The A-Team Fights East End Graffiti

It's a problem that just won't go away. Graffiti. It's gotten so bad that Texas lawmakers recently changed the laws to impose stricter penalties on convicted taggers. In Houston's East End, businesses pay an extra tax that helps make sure tagger's so called artwork doesn't stay up very long. Bill Stamps explains.
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Most people associate graffiti with dangerous street gangs. The "taggers," as they're called, may be gang members or just juveniles with nothing better to do. Some even call their work art. But whatever you want to call it…if you do it in the East End, you're wasting your time. That's because of the A-Team, or Martin Chavez's Graffiti Abatement Team.

"They'll come out here 2 or 3 times. They see that we take it off within a day they're gonna move, because they took the chance of putting this up here and if it gets taken off quickly then, there's a chance that they might get caught, so just move on to other areas."


(Sounds of painting over graffiti)


Chavez has three crews that paint or wash away anywhere from 10 to 40 graffiti sites a day. And they don't just use any color that could leave the building worse off than before.

"We look at what type of surface it is. If we have to color match, we have special techniques to match color, because our goal is to restore the buildings back to their original color and condition."


Cliff Kehler manages a business in the East End. He says graffiti can definitely be bad for business.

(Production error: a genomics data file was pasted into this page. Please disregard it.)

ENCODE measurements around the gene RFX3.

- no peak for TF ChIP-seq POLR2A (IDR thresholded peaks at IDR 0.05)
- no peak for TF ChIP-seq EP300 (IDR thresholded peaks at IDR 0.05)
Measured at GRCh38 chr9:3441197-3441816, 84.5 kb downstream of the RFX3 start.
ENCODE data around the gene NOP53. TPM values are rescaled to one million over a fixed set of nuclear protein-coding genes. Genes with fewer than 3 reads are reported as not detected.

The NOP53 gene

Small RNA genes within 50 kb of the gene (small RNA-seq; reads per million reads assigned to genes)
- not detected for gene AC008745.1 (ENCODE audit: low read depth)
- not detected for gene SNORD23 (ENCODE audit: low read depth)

"I think it just discourages customers if they're not feeling secure and safe, if they think gangs are hanging out in the area so the best thing is to clean it up and it looks clean and fresh and make sure the customers feel welcome and safe."


So when they see a tagged wall they call Chavez' A-team. And within a day or so the graffiti is gone. That's good for businesses and residents, but not so good for the people who put it there. And sometimes they get really angry. Some have even threatened them.

(Bill) "What do they say?"

(Martin) "They say, 'why are you taking off my piece?'—that's the word that they use. And they say 'I'm gonna come back in a little bit. I'm gonna come and shoot you'."

In recent years, places like California have seen people killed while confronting taggers. But Chavez says he's not scared.

(Bill) "So, if they paint it, it's gonna be gone?"

( Martin) "Exactly, that's the key. You know taking it off as soon as we see it and it'll be gone, and it's gonna look good. It's gonna look good."

Bill Stamps, KUHF-Houston Public Radio News.







This story first aired on July 17, 2009.